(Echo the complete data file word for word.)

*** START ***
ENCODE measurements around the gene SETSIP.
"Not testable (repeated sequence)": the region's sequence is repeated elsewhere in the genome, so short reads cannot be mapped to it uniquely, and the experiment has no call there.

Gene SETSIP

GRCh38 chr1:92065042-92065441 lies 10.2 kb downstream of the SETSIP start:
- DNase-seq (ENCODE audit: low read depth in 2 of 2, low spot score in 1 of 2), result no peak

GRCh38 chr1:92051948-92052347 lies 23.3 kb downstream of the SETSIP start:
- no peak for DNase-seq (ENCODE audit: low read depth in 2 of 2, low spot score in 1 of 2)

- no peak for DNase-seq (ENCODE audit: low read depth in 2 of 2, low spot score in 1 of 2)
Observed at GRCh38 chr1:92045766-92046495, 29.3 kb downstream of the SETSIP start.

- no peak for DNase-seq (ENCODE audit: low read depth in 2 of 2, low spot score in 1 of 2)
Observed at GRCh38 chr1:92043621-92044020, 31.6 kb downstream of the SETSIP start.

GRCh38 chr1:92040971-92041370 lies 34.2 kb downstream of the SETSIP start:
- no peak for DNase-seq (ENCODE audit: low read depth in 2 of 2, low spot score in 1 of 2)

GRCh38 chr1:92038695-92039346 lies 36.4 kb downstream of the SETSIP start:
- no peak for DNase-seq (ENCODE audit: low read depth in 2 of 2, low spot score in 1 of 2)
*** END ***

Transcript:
ENCODE measurements around the gene SETSIP.
"Not testable (repeated sequence)": the region's sequence is repeated elsewhere in the genome, so short reads cannot be mapped to it uniquely, and the experiment has no call there.

Gene SETSIP

GRCh38 chr1:92065042-92065441 lies 10.2 kb downstream of the SETSIP start:
- DNase-seq (ENCODE audit: low read depth in 2 of 2, low spot score in 1 of 2), result no peak

GRCh38 chr1:92051948-92052347 lies 23.3 kb downstream of the SETSIP start:
- no peak for DNase-seq (ENCODE audit: low read depth in 2 of 2, low spot score in 1 of 2)

- no peak for DNase-seq (ENCODE audit: low read depth in 2 of 2, low spot score in 1 of 2)
Observed at GRCh38 chr1:92045766-92046495, 29.3 kb downstream of the SETSIP start.

- no peak for DNase-seq (ENCODE audit: low read depth in 2 of 2, low spot score in 1 of 2)
Observed at GRCh38 chr1:92043621-92044020, 31.6 kb downstream of the SETSIP start.

GRCh38 chr1:92040971-92041370 lies 34.2 kb downstream of the SETSIP start:
- no peak for DNase-seq (ENCODE audit: low read depth in 2 of 2, low spot score in 1 of 2)

GRCh38 chr1:92038695-92039346 lies 36.4 kb downstream of the SETSIP start:
- no peak for DNase-seq (ENCODE audit: low read depth in 2 of 2, low spot score in 1 of 2)